The second question was what are the young people's dreams for their future together. Éabha, aged 14, dreams that everyone will be treated equally, regardless of race, religion or sexuality. Dan, aged 14, got straight to the question, even though it was not asked. He said that he thinks a united Ireland would be a good future but that he does not want the journey to be too bumpy. Sinéad, aged 14, mentioned integrated education and a lack of conflict. James, aged 15, said that he wants to be a leader who will consider the hopes of others. Tom, aged 14, said that the tensions and fears between all religions and races will end. Not one of these kids gave an answer about flags; they want peace, a future and to share this home together.
I want members to hear the answer to the next question. The children were asked what message they would like their Government to hear. Jessica, aged 15, said that she wants to give everyone an equal chance. Sophie asked the Government to be more accepting, to try to engage with everyone and to consider all options before making impactful decisions. Christina, aged 14, asked the Government to get rid of sectarianism and discrimination. James, aged 15, said that we need kindness in our Government, that we have so much to live for and asked the Government to give us hope for a better future. I love the answer of Jana, aged 14. She asked the Government to listen to children because they want a future in Northern Ireland. She also said that young people need more opportunities to get together and understand better.
That is a little snippet of from 120 young people from all backgrounds taking part in a PEACE IV programme. We have a duty to honour their young voices. They are not just our future but our today. They are the voices that matter as we shape our future in terms of the role of Ireland's Future and of other organisations that take part in conversations.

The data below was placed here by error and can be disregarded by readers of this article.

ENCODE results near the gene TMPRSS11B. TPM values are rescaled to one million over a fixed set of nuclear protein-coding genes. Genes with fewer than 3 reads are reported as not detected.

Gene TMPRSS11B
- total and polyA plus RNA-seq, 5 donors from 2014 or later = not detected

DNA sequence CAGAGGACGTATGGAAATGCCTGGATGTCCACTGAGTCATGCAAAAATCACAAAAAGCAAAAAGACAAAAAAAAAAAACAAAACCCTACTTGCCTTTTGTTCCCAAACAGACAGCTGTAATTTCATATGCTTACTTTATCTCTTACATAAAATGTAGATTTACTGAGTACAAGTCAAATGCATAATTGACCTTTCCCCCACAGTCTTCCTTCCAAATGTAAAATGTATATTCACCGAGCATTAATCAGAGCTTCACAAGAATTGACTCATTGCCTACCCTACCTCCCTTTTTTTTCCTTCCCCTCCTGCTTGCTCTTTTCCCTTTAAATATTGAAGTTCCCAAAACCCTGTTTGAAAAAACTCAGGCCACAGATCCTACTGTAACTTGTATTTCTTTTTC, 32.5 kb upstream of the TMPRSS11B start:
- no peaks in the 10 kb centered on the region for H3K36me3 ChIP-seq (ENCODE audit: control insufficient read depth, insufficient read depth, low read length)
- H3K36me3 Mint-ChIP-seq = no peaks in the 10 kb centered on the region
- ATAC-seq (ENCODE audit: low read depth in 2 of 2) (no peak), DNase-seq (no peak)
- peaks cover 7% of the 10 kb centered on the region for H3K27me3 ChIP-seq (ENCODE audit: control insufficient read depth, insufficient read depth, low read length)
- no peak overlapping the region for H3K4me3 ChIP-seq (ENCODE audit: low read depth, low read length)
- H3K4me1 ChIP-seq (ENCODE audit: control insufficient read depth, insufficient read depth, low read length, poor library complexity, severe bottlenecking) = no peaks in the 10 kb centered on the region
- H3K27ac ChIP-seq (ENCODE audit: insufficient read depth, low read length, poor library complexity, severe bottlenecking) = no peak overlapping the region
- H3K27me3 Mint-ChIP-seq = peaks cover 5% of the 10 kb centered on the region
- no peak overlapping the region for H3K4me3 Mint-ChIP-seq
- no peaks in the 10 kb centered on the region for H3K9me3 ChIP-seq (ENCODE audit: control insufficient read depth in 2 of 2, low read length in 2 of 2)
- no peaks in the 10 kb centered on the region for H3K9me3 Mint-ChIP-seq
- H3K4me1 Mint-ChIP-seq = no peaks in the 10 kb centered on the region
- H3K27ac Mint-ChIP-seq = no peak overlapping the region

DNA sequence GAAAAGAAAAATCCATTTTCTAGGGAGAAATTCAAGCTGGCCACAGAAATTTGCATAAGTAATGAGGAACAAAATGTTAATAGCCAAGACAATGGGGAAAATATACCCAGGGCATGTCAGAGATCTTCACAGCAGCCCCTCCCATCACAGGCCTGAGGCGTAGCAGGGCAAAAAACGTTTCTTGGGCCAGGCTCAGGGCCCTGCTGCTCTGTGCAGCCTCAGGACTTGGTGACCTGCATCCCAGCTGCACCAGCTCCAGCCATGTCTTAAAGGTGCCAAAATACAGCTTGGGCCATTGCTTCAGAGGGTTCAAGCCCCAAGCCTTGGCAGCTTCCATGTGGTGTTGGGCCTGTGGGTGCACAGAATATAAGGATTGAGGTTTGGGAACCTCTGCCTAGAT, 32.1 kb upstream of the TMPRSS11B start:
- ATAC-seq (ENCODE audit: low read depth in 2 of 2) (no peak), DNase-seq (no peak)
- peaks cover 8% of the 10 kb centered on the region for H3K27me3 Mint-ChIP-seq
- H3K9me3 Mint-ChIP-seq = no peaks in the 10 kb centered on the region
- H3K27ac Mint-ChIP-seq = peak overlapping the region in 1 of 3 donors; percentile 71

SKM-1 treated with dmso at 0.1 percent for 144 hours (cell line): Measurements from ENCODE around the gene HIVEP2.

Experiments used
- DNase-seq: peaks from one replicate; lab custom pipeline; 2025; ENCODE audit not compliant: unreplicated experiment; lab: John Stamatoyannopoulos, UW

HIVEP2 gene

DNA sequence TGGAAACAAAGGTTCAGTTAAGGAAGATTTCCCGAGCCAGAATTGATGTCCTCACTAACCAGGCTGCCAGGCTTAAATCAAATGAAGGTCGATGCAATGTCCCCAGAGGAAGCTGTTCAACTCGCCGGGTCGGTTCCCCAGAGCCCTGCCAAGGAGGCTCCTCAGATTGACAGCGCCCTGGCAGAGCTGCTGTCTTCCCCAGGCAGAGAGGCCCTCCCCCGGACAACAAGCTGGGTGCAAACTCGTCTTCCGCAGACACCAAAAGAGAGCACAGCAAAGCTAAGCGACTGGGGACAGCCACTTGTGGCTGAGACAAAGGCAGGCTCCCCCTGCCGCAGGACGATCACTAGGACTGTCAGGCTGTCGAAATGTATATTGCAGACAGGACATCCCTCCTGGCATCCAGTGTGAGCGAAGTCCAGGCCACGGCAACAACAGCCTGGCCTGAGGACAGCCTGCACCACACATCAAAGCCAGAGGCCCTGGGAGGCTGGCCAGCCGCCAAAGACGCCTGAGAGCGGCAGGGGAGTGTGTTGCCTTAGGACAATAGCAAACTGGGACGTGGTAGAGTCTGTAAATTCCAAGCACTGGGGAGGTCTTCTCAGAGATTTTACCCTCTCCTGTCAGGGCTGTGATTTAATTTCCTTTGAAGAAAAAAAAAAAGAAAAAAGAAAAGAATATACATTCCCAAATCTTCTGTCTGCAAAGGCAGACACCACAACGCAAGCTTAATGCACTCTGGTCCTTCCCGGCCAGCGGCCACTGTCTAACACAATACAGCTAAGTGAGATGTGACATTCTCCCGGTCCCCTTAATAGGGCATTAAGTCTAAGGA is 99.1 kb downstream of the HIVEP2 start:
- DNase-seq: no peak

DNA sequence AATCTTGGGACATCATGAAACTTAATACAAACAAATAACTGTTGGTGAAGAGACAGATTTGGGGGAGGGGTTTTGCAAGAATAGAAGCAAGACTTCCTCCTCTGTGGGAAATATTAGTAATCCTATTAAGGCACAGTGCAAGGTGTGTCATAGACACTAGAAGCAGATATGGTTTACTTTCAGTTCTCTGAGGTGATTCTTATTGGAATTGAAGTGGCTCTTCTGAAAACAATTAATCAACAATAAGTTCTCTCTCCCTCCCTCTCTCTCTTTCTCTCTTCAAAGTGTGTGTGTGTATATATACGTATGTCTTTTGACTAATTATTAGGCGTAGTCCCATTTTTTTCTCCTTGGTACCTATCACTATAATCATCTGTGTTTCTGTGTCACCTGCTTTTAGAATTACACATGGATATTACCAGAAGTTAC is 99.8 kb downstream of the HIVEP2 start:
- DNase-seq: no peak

That is very powerful and as my mother used to say: "Out of the mouths of babes". That is fantastic. I want to ask Ms Harmon about young people and about the Citizens' Assembly. That are Ms Harmon's thought about the Citizens' Assembly? She has so much experience in that area.
Ms Laura Harmon:
I apologise that I was precluded from joining the committee two weeks ago due to technical issues. I am speaking in a personal capacity as a member of Ireland's Future, which I joined a number of months ago. I am part of the events' team, I am excited to be on board and I am excited about this dialogue that is already happening. It is important that we facilitate these conversations in a proper manner and that we are part of them.
I work for the Irish Council for International Students and I used to work the National Women's Council of Ireland in Dublin as well. As part of that work, I was the head of voter mobilisation for Together for Yes. Previously, back in 2015 I was the president of the Union of Students in Ireland, which is an all-island organisation that represents students North and South. It also has a trilateral agreement with the student union in Britain and in the North so that provides a lot of learnings. I would have been involved in making submissions to the Constitutional Convention between 2012 and 2014 in the lead-up to marriage equality and the Citizens' Assembly, particularly the one on the eighth amendment to the Constitution.
I am from a Gaeltacht in Cork and I have been in Dublin for a number of years. The reason I joined Ireland's Future is that there is a need to have a non-political entity driving this. We saw in recent referendums the importance of having these conversations led by citizens. That is not to say that politicians should shy away from those conversations. They should be involved in them but they should be citizen-led initiatives that are inclusive of all aspects of society and they should not be tied to one political party or another. It is important for us to bear that in mind.